We learn more about character from a life than a lesson. You can use stories in your classroom to help your students explore how other people navigate stress tests of character.
Start by reflecting on these questions:
Who are the women and men in my field who have inspired me? What stories have I encountered that have influenced my understanding of this field?
What other stories can I seek out? Teens crave role models and exemplars — and when we offer them rich, diverse stories, they can start to see themselves in the narrative.
After you identify a “stress test story,” engage students in critical thinking with guiding questions such as these:
Context:What is the context of this story? What internal and external factors contributed to this moment/situation?
First Reactions:Imagine you were in this situation. What first reactions would be understandable under the circumstances? What emotions might a person experience?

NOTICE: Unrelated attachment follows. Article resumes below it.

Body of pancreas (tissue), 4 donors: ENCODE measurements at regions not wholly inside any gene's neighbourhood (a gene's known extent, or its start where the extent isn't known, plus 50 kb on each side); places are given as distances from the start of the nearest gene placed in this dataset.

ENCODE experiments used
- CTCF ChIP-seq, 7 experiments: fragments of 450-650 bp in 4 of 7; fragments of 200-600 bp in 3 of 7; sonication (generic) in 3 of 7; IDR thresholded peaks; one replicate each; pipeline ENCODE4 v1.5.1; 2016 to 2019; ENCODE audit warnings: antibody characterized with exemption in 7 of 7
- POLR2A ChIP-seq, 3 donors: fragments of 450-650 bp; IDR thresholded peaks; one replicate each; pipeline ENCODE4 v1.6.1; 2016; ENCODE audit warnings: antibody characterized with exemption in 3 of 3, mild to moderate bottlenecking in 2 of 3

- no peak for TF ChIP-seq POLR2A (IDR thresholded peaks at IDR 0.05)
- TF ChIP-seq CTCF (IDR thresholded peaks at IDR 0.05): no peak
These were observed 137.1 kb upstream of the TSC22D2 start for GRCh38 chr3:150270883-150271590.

Possible Responses: What are the array of possible choices this person had in front of them -- and what would be the potential consequences of each?
Motivation: What might be guiding this individual’s decision making and why?
Character Strengths: In this situation, what virtues/strengths are being tested? What virtues/strengths would they need to make the best possible decision?
Actual Responses:What did the person in the story ultimately choose to do? What does this suggest about his/her character? Who was affected? In hindsight, what do we know now that might have been valuable insight to this person?
As you explore stress test stories, the people your students meet will become points of reference for future discussions in the classroom -- and will inspire students when they face their own stress tests of character.